A COUNCILLOR has slammed the ambulance service after his son was injured during a football match.

Cllr Marc Jones’ 14-year-old son Huw suffered a suspected broken ankle during a match at Ysgol Morgan Llwyd on March 10 and a teacher dialled 999.

Cllr Jones, of Whitegate ward, said: “He was asked if the injury was life threatening.
When he explained the situation, the nurse said she’d ring back in 15 minutes.

During this time, my son was in a lot of pain and feeling faint.

“She did ring back after 15 minutes and told the teacher that no ambulance would be attending for at least another hour.

“Teachers and parents couldn't believe the response. We had the choice of leaving him lying on the field in the rain for an hour or me driving him to casualty at Wrexham.

“So we got the car onto the field and I drove him there myself.”

Cllr Jones added: “What concerns me most is that we were not qualified to say whether the injury was life threatening or not.

“Had he lost consciousness or had a blood clot, it might have become life threatening very quickly.”

Huw suffered damaged ankle ligaments which left him unable to play football for about five weeks.

Cllr Jones continued: “The teachers were great and I have no criticism at all of them and I’m sure the ambulance staff were just following orders.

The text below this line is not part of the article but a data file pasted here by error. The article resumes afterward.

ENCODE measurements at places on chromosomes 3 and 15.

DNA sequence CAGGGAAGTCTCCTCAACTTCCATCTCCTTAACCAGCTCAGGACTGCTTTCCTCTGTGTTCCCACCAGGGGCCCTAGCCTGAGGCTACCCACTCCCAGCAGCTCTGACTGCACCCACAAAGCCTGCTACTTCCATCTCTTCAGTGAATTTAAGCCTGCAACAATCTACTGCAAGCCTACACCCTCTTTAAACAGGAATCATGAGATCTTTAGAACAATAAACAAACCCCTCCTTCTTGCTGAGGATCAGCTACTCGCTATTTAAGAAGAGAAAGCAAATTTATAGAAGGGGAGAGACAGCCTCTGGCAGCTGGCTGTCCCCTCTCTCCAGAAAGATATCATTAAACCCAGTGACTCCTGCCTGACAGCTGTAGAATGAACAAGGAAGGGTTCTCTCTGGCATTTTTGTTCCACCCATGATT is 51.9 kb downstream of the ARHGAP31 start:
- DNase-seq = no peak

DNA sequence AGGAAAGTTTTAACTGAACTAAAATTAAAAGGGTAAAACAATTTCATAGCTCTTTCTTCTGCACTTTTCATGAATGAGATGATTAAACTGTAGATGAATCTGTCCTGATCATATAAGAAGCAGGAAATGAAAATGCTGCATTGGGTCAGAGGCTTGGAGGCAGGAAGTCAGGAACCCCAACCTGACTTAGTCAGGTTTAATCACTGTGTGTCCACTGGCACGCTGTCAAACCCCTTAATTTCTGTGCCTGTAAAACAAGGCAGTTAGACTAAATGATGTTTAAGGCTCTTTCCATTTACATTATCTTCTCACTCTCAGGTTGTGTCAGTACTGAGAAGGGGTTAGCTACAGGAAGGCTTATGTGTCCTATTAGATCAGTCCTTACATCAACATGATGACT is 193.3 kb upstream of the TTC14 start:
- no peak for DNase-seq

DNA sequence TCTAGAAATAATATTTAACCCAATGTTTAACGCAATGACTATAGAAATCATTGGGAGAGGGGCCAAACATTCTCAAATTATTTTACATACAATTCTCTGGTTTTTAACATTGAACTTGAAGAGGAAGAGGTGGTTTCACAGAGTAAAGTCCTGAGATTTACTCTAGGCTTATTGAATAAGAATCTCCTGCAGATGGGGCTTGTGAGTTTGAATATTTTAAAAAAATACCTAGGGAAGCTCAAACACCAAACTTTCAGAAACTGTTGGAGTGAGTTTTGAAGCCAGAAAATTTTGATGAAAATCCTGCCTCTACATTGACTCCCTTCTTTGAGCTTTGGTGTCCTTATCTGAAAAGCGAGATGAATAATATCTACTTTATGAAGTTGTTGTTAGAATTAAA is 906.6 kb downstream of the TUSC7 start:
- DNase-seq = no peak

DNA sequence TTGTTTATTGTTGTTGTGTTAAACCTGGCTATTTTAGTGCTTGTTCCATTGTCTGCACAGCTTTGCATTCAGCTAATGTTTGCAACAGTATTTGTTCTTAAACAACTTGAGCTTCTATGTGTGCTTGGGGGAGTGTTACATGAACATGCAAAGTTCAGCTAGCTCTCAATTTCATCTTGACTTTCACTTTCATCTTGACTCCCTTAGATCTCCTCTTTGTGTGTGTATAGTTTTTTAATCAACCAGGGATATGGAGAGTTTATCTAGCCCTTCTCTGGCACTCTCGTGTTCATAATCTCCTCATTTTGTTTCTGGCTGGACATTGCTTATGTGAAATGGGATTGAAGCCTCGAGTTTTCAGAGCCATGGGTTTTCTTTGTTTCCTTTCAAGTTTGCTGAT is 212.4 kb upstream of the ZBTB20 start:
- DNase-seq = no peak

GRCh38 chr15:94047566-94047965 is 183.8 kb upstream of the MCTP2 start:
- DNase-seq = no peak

“But that suggests that the Ambulance Trust’s policies are not up to scratch and I don't want other parents to go through what I went through.”

Cllr Jones wrote to the Welsh Ambulance Trust to complain about the failure to attend.

Cllr Jones said: “I received a letter stating that ‘our investigations are still ongoing’.

“It should be quite straightforward to explain why the trust has a policy in place of not responding to emergency calls that they deem to be non-life-threatening.

“What do they expect parents or teachers to do if this kind of thing happens again – when is an emergency not an emergency?"

A Welsh Ambulance spokesman said: “We are unable to comment on individual cases. Staff endeavour to be thorough regarding investigations for the benefit of patients and relatives meaning sometimes they may take longer than anticipated.

“Once it is concluded we always share the results with the patient and family involved to enable us to learn lessons and improve our service.”